Welcome to my blog everyone!
I wanted my introductory blog post to highlight why I chose to call this blog ‘Business Centric HR’. There’s much debate over whether HR should be essentially business-centric or people-centric, as though they are mutually exclusive terms. I, for one, don’t think they are.
In the other view people-centric is perhaps seen as the ‘heart’ of HR – ensuring that HR serves the employee in the most positive way possible. I’m all for the heart of HR. My thesis, and why I’ve termed my blog and approach as business-centric – is that the only way to get to the people/heart of HR is within context.
And that context is the business. If HR practitioners don’t really understand the business the employees are in, it is very hard to provide the information, advice and programs that most support productive pathways for those employees.
So to me, business-centric HR is the means to contextualise people-centric HR. They are like two sides of the same coin.
What this means in practice is understanding there is no one-size-fits-all HR approach. There aren’t any shortcuts to analysing business need. There aren’t any fully developed HR program suites that fit all business and workforce types – and any that might claim to exist are probably a lot like ‘vanilla’ versions of IT software – the rabbit hole of massive and costly, time consuming customisation the unsuspecting can fall into so easily.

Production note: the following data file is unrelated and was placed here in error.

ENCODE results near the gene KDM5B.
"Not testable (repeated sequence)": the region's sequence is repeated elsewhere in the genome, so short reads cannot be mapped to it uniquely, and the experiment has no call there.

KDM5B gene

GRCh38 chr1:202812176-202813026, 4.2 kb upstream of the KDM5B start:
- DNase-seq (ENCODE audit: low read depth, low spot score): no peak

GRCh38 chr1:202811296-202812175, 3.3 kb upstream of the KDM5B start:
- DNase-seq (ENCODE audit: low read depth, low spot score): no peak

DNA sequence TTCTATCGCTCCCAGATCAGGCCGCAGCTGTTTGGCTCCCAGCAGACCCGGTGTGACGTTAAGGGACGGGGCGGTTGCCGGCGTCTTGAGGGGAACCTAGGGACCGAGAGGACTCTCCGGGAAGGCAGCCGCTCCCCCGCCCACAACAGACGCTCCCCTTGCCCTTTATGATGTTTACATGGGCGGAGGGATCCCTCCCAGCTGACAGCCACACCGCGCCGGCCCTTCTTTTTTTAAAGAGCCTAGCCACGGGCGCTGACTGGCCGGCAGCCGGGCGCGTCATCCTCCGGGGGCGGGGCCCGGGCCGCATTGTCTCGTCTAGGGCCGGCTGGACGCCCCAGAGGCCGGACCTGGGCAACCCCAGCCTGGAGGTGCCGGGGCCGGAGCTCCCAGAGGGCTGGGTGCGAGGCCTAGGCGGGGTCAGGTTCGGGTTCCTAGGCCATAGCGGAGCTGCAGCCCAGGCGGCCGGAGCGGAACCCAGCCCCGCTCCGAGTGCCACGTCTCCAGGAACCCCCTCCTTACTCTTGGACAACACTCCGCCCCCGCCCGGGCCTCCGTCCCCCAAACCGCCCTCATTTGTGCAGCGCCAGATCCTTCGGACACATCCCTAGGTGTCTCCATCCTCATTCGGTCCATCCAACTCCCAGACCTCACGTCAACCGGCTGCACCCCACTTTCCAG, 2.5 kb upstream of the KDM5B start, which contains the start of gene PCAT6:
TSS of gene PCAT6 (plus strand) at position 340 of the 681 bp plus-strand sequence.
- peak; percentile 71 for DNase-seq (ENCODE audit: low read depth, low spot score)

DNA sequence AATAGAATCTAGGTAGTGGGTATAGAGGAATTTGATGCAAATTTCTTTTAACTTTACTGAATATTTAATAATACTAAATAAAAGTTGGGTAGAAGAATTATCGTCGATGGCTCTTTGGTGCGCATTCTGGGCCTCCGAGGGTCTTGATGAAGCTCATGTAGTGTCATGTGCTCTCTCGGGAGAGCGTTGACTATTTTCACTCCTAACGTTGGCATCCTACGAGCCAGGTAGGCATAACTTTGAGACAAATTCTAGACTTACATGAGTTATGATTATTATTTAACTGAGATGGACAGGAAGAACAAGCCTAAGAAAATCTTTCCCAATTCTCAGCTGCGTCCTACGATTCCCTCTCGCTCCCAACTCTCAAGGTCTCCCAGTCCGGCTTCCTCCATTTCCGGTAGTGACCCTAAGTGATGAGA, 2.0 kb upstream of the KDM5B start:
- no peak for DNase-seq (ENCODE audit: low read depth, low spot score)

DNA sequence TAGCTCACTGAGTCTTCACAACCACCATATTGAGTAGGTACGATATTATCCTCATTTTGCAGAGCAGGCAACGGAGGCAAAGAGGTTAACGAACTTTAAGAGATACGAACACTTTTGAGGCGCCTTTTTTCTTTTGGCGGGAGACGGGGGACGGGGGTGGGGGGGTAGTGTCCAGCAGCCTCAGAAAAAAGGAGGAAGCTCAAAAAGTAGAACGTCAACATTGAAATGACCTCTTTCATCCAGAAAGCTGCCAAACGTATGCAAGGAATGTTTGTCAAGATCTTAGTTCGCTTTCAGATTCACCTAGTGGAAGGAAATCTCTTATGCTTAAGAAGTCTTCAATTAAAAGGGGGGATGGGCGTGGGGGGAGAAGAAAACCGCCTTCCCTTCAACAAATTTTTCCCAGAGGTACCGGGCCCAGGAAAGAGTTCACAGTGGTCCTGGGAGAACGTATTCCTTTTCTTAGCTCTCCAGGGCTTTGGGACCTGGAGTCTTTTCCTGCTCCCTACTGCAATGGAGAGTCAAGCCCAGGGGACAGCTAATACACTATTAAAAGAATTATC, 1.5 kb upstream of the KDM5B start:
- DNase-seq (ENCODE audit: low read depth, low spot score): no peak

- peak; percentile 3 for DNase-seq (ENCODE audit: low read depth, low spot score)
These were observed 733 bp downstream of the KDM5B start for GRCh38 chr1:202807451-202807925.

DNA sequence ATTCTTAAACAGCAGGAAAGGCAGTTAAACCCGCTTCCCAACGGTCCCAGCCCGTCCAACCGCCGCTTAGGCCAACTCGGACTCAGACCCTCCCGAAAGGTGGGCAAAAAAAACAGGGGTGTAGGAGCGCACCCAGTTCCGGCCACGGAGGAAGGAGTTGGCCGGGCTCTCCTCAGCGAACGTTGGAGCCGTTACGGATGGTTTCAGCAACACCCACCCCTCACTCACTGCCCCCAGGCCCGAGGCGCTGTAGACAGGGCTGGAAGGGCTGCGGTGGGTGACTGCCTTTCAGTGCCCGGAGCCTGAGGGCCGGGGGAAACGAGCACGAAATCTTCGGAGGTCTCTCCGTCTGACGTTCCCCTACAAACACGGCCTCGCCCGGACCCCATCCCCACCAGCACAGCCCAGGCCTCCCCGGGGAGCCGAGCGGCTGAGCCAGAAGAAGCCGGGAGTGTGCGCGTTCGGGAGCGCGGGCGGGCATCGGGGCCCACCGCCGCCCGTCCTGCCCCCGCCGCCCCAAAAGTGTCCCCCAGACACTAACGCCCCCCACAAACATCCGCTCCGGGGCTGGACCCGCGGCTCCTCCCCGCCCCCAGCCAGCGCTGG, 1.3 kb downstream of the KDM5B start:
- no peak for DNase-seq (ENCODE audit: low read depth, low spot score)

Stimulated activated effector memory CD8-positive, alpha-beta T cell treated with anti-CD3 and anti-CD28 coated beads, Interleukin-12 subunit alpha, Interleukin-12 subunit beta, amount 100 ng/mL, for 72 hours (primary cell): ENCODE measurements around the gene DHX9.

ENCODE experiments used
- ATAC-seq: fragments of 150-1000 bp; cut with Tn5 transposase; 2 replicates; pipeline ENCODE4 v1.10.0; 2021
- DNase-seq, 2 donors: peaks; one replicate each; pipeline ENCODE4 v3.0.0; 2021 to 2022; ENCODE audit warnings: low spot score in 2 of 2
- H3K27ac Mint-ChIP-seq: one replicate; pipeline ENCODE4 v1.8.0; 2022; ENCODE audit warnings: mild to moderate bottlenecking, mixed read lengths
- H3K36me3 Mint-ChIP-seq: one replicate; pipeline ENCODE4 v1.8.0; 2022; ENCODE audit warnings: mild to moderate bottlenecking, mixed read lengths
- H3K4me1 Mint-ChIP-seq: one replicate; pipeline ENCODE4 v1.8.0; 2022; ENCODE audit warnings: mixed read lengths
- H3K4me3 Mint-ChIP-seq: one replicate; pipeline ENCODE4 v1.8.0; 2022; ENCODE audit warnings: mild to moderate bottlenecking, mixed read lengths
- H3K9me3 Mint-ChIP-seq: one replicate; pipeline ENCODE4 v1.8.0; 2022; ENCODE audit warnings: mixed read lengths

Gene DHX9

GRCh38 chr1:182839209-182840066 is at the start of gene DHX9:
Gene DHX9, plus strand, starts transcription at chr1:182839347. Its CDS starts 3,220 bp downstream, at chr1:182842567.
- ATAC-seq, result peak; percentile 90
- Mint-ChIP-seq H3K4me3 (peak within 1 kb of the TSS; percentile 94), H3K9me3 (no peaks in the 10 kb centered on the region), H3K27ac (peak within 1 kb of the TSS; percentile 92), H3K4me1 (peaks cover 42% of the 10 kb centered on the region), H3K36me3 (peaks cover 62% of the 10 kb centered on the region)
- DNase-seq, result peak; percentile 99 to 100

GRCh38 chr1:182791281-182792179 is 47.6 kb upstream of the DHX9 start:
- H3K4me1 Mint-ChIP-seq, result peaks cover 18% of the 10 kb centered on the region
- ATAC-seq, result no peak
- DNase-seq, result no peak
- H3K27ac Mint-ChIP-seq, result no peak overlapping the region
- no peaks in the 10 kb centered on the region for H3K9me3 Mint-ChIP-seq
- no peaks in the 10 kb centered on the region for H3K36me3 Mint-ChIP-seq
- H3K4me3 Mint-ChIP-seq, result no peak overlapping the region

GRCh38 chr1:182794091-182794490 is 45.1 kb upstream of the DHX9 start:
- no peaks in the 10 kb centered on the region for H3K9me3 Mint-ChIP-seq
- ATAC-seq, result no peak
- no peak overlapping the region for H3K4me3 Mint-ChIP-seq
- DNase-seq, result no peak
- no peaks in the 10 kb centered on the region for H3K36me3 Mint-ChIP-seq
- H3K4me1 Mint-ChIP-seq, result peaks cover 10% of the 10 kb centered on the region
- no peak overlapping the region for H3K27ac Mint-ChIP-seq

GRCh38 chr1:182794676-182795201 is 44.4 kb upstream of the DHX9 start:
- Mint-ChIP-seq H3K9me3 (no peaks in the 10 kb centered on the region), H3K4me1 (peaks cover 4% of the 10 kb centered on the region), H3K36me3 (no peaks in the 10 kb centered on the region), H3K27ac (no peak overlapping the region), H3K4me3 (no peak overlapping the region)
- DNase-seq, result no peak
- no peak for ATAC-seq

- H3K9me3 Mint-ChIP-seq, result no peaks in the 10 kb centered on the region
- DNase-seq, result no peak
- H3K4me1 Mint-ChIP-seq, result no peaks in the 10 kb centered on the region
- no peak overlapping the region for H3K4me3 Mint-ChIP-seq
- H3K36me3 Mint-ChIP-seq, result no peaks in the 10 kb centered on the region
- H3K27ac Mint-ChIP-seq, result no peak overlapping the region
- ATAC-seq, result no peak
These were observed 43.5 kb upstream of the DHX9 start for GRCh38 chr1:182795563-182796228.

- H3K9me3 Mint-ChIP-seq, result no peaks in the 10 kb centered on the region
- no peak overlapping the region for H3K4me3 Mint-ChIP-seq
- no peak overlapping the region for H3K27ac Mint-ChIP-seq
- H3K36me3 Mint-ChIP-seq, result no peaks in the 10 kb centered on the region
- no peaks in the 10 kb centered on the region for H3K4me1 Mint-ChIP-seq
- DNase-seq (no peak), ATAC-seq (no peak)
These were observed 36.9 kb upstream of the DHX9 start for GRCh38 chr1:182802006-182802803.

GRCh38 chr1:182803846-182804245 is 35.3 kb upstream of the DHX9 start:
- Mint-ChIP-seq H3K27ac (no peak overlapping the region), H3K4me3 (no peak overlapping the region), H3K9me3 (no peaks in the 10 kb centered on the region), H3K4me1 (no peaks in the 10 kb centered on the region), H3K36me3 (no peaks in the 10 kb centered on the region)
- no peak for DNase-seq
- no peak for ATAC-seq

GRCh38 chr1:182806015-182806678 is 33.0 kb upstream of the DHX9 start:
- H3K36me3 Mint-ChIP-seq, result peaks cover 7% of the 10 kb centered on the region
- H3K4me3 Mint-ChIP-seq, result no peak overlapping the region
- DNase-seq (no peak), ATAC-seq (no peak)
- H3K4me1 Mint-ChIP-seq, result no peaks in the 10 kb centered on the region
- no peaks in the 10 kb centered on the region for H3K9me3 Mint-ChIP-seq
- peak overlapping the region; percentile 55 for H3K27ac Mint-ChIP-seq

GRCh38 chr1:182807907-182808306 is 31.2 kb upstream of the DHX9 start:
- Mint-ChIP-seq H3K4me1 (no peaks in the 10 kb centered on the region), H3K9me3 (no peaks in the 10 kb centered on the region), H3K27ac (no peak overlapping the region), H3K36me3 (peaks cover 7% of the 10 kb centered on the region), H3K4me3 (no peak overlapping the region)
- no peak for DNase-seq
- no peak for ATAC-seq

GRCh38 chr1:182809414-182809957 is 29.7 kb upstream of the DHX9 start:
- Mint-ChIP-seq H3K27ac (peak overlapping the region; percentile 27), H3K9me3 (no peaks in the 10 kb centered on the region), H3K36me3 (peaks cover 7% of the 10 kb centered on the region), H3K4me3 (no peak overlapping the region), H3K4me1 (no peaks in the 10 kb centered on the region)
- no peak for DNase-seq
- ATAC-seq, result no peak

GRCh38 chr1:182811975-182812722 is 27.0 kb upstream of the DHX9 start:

Better to do that all up front and build a fit for purpose design rather than endlessly try to redesign something that looked easier at the beginning.
How can you help build a high performance agency if you aren’t clear what high performance is in the context of what the business is trying to achieve? How can you ensure a productive and inclusive culture without knowing what the employees will be doing each day? How can you properly remunerate and reward employees outside of a clear articulation of what they are required to bring to the table and how that fits into the broader workforce marketplace?
I’ve seen many HR interventions – while very well intentioned – that fail simply because they’ve tried to shoehorn in an approach to a new environment that worked in a previous one without fully understanding what is common and unique between the two environments. I’ve also see fundamental HR foundations, such as performance management systems, intrinsically fail because too little work is put into ensuring the design fits the workforce profile and too much into ‘simplifying’ it all to the point none of the employees recognise themselves or their roles in it.
The good news is, the business-centric approach doesn’t have to be massive in either time or expense. There is, as noted above, both common and unique elements to all business environments, and the experienced HR practitioner can quickly identify what aspects of the business context fall into each. As long as they do that work upfront, and focus on the business, they’ll get to the effective programs and the people-centric benefits quickly enough.
So this blog, and my consultancy, are completely unapologetic about putting the business analysis first, before HR strategy is developed and implemented. It isn’t losing the people. It’s trying to fully understand them in context so you can speak to them in a language that they can relate to and work with.
It’s all about context. It’s all about understanding. Get to those, and the rest will follow.
What do you think? Do we risk losing the heart of HR by focussing on the business, or is that the best way to make sure we reach it?